House Bill Aims to Boost Speed Limit

Nick Lawton
NewsWest 9

PERMIAN BASIN - A Texas House Bill approved on Thursday will enable TXDOT to boost the speed limit on any state highway to 85 miles per hour.

Some reports say that boost will not only make some roads here in Texas the fastest in the country, but the second-fastest in the world.

TxDOT officials told NewsWest 9 that the most eligible candidates would be highways that already have 80 miles per hour speed limits. There's 520 miles worth of those roads throughout the state.

"A large portion of that is Interstate 20 between Monahans and El Paso or Interstate 10 between the area south of Iraan towards San Antonio," Gene Powell, Public Information Officer with the TXDOT Odessa District Office, said.

Those interstates go through Pecos, Reeves and Ward counties.

If the bill becomes law, TXDOT will look at all the candidates and conduct studies before they put the new sign up.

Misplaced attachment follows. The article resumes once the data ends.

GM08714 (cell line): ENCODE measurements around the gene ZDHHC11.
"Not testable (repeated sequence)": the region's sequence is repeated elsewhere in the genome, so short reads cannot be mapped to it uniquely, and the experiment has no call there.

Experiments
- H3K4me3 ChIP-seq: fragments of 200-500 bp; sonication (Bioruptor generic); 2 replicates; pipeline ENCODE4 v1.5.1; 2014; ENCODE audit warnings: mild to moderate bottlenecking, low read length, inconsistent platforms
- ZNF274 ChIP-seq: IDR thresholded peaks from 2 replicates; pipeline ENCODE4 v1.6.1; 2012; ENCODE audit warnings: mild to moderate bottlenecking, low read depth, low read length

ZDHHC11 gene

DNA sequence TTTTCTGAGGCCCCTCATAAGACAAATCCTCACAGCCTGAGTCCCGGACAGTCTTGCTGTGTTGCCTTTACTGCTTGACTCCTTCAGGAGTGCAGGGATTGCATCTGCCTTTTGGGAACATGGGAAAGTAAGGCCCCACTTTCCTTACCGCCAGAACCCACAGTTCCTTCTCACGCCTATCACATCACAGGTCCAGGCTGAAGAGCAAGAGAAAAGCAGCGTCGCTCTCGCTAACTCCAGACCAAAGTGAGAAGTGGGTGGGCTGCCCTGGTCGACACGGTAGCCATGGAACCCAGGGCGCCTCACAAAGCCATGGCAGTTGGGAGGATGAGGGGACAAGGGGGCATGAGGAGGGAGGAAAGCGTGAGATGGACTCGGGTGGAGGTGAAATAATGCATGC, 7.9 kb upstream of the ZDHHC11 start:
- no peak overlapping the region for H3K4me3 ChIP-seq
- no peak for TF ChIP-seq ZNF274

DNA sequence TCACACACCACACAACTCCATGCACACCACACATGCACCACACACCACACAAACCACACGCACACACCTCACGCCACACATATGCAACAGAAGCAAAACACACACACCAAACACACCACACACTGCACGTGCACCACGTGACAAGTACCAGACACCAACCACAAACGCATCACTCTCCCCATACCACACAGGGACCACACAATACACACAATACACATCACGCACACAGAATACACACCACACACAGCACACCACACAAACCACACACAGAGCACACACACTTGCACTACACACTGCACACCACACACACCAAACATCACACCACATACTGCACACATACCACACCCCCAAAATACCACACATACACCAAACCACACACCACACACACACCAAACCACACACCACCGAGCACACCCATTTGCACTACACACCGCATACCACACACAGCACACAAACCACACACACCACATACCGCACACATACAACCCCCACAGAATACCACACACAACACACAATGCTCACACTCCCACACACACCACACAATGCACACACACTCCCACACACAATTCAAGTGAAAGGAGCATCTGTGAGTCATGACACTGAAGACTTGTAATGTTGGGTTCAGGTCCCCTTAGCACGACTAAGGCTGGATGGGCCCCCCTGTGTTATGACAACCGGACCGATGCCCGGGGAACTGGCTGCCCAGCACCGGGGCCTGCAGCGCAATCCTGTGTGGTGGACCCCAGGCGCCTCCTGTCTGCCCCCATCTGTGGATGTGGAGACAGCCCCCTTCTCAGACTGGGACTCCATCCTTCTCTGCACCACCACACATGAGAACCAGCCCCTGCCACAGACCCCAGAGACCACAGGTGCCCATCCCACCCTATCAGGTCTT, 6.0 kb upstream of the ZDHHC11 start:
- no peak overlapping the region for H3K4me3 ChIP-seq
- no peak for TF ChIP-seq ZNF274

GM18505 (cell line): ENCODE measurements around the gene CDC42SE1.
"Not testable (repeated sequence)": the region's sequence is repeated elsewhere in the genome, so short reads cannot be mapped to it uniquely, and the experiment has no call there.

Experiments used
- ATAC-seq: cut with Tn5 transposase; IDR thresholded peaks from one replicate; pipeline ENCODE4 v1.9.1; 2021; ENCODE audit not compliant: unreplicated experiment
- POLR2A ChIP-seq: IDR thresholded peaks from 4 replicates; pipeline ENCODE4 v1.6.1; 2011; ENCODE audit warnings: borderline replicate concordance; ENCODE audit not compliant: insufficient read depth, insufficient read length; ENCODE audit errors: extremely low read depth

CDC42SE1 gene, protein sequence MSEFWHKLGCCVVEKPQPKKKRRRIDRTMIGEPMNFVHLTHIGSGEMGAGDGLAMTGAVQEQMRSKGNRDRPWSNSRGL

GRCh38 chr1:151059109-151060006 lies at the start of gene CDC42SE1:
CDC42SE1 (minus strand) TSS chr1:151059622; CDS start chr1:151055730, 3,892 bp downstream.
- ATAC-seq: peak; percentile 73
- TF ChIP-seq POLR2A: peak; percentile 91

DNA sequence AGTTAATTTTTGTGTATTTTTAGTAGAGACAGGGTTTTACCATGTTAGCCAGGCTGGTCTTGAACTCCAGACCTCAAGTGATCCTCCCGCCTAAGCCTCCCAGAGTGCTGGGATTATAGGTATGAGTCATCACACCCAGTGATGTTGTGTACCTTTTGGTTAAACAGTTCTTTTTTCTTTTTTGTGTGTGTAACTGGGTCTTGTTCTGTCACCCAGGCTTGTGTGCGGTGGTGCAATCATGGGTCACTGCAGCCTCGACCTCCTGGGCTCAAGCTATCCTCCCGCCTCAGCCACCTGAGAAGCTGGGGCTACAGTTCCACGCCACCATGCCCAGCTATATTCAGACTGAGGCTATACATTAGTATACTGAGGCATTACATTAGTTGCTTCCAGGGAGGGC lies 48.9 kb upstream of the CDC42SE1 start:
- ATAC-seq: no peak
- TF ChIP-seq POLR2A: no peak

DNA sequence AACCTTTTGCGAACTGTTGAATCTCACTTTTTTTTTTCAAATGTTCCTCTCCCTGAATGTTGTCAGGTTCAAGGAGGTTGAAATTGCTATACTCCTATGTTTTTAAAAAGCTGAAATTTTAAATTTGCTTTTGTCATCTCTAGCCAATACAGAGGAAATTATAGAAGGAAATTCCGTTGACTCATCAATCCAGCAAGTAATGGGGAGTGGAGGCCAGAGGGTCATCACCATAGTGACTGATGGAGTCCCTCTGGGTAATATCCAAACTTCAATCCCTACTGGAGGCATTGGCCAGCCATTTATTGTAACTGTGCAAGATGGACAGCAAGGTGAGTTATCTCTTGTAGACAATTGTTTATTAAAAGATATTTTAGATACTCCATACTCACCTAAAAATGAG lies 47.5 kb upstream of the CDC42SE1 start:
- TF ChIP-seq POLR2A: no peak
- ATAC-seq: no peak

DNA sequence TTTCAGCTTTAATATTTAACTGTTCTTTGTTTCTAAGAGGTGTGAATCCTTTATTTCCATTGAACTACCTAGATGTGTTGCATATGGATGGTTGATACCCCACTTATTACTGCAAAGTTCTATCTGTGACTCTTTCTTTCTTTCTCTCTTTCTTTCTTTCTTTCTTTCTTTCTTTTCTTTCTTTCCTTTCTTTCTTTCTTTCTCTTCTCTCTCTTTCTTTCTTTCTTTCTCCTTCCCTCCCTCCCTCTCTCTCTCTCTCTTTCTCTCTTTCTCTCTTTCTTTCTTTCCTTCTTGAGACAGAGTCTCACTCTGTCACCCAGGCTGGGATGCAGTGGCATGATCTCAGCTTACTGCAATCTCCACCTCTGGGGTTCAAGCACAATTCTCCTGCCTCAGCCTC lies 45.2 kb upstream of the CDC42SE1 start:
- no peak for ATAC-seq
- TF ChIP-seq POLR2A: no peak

"How wide the road is, how flat the road is, the sight lines," Powell said. "What the traffic count is, what the average speed is."

They said first and foremost that they have the safety of the driver in mind and will make sure the road can support the higher speed.

"Anytime we look at the speed limit, our first concern is safety," Powell said. "It doesn't take a rocket scientist to figure out that a 2,000 lb. vehicle going 85 is going to have a worse crash than one going 80, if something unforeseen happens."

When NewsWest 9 spoke with drivers, some said the higher speed limit will inspire people to play it safer on the roads.

"When the speed limit went from 55 to 75, the statistics, the deaths and so on, got better,"  Midland resident, Mike, said. "People drove actually more safer going faster."

Other drivers had no problem with the rule, but were concerned with how dangerous it could get, especially if the new speed limit prompted drivers to hit 90 or 95 miles per hour.

"Acknowledge the speed limit," Midland resident Bobby Hamill said. "Know that you'll get a ticket if you do speed. You're in a vehicle going 85 miles an hour. You hit something or you take too sharp of a turn, it can be hazardous. Best advice would be drive safely within your limits."

The bill must still be passed by the Senate.

If it does, local roads could start raging a lot faster.